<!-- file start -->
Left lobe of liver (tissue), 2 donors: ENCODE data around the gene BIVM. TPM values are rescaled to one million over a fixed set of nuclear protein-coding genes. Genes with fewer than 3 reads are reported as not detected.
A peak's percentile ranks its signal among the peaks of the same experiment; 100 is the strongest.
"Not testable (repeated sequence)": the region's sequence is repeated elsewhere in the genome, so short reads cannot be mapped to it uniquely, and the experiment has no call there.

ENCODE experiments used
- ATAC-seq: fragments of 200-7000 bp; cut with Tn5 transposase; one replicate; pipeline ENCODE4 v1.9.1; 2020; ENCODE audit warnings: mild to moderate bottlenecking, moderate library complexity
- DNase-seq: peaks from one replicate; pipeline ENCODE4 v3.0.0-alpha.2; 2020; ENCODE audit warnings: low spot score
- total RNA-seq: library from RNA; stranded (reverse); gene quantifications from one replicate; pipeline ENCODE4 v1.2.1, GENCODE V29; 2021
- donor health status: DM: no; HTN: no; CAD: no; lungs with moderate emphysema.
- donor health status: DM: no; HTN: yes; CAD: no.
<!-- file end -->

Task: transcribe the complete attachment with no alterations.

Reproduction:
Left lobe of liver (tissue), 2 donors: ENCODE data around the gene BIVM. TPM values are rescaled to one million over a fixed set of nuclear protein-coding genes. Genes with fewer than 3 reads are reported as not detected.
A peak's percentile ranks its signal among the peaks of the same experiment; 100 is the strongest.
"Not testable (repeated sequence)": the region's sequence is repeated elsewhere in the genome, so short reads cannot be mapped to it uniquely, and the experiment has no call there.

ENCODE experiments used
- ATAC-seq: fragments of 200-7000 bp; cut with Tn5 transposase; one replicate; pipeline ENCODE4 v1.9.1; 2020; ENCODE audit warnings: mild to moderate bottlenecking, moderate library complexity
- DNase-seq: peaks from one replicate; pipeline ENCODE4 v3.0.0-alpha.2; 2020; ENCODE audit warnings: low spot score
- total RNA-seq: library from RNA; stranded (reverse); gene quantifications from one replicate; pipeline ENCODE4 v1.2.1, GENCODE V29; 2021
- donor health status: DM: no; HTN: no; CAD: no; lungs with moderate emphysema.
- donor health status: DM: no; HTN: yes; CAD: no.